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Here's what brought king salmon back to Bay Area rivers

Autumnal rain has sent a surge of Chinook salmon swimming up Bay Area creeks, a sharp reversal in fortune for an iconic species that has struggled after years of drought.

A living link between our mountains and coast, the fish responded to late October's fierce atmospheric river by rushing up the region's once-parched rivers, say biologists, frequenting spots where they've never been seen.

"It's remarkable," said Joe Sullivan, fishery manager with the East Bay Regional Park District. The storm "triggered them to go to the first slug of fresh water they could find," as they returned from their epic ocean migration to spawn.

In recent years, populations of Chinook, also known as king salmon, have collapsed with astonishing speed — and even this current run is unlikely to end well if more rain doesn't come.

But it's a heartening sign that the huge fish are still yearning to breed in our waters.

The salmon were presumed to be gone for good from Hayward's San Lorenzo Creek. But dozens have been spotted swimming in the creek's urban flood control channel. In the South Bay, others have made it up Los Gatos Creek, as far as Campbell.

Last year, only one fish was reported in lower Alameda Creek. Now there are many, trapped in a small pool created by a concrete barrier near BART piers.

And for the first time in recorded history, National Park Service biologists documented a female Chinook on a gravel nest in Marin County's Olema Creek, which flows through Point Reyes Station to Tomales Bay. Nearby, also for the first time, a pair of salmon were seen swimming in Bolinas' Pine Gulch Creek.

A newly restored stretch of San Geronimo Creek received a historic rainfall of 10 inches in a 24-hour period — and within three days, chinook salmon were swimming through the riffles and milling about in pools, according to Turtle Island Restoration Network. In Sonoma County, fish swam from San Pablo Bay up to Sonoma Creek.

The fall-run Chinook is the largest species of Pacific wild salmon.

They're powerful and red-hued, with black spots on their back. Weighing up to 30 pounds, the fish are born in fresh water and then adapt to saltwater during a mass migration out into the Pacific Ocean, where they live for three years. Then they swim to freshwater rivers to spawn and die.

"Big and beautiful," said Sullivan. "That's the best way I can say it."

The Chinook seen in Santa Clara and Alameda counties were likely born in Central Valley hatcheries, or are descendants of hatchery-born fish, then were introduced into the bay, said Jeff Miller of the Alameda Creek Alliance. In contrast, the fish in coastal Marin, San Mateo and Santa Cruz rivers were born in wild waters.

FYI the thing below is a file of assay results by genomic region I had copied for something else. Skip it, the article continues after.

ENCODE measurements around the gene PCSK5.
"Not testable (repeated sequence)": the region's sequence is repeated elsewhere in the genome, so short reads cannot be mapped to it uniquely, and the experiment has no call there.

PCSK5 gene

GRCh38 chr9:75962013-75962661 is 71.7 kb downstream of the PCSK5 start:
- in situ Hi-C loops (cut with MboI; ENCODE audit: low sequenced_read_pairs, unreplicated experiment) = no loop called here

Every October and November, when streams cool down, they move up from the ocean into the estuaries and the bay, waiting for storms, according to Jerry Smith, fish expert and retired professor of biological sciences at San Jose State University.

Historically, Chinook were abundant. But manmade migrational barriers, such as dams, have reduced their numbers. There's been pollution and poaching. The recent droughts were exceptionally punishing, turning rivers warm and dry.

Compared to other salmon, Chinook have an advantage, said Miller. The baby fish can swim safely to the ocean in the spring — so don't perish in summer's desiccated rivers.

But recent winter's flows have been too low, or too late, to welcome the adults back for breeding. In the South Bay's Guadalupe River watershed, which hosts the nation's most southern salmon runs, last year's draining of Anderson Dam for a seismic retrofit project meant that no water was released for fish, according to Steve Holmes, founder and executive director of the South Bay Clean Creeks Coalition.

In the 1990s, at least 2,000 fish were counted coming up into San Jose's Guadalupe River watershed, said Holmes. In recent years, on average, only 150 to 200 fish were seen.

In Fremont's lower Alameda Creek, the last notable year was 2006, when a handful was spotted. Only one was seen in 2012, then another in 2018. Two were seen in 2019, said Miller.

But this year's major storm on Oct. 24 changed everything.

For humans, that atmospheric river was perilous. A concentrated plume of moisture pummeled the Bay Area with rain and high winds, felling trees and stalling cars.

For the fish, however, it was a godsend — perfectly timed for their courtship rituals.

"All the fish were waiting for water and lower temperatures," said Holmes. "So when that atmospheric storm hit and flows increased, they started moving up."

It was brief, he added. In a two- or three-day window, some made it far. But most others, lagging behind them, are still waiting.

Hopes are now pinned on the right parade of storms. Each one could trigger a big pulse of water, said biologists, offering additional fish a safe route up to spawning grounds.

"If the flows are right, and the fish are in the right place on the river, they'll just sort of hopscotch up," Holmes said.

But if the storms don't arrive, those pools will shrink — and today's abundant Chinook will be trapped in tomorrow's stagnant water.

"We've had one good storm, but the majority of the fish are still in the bay, waiting," said Holmes. "We really need more."

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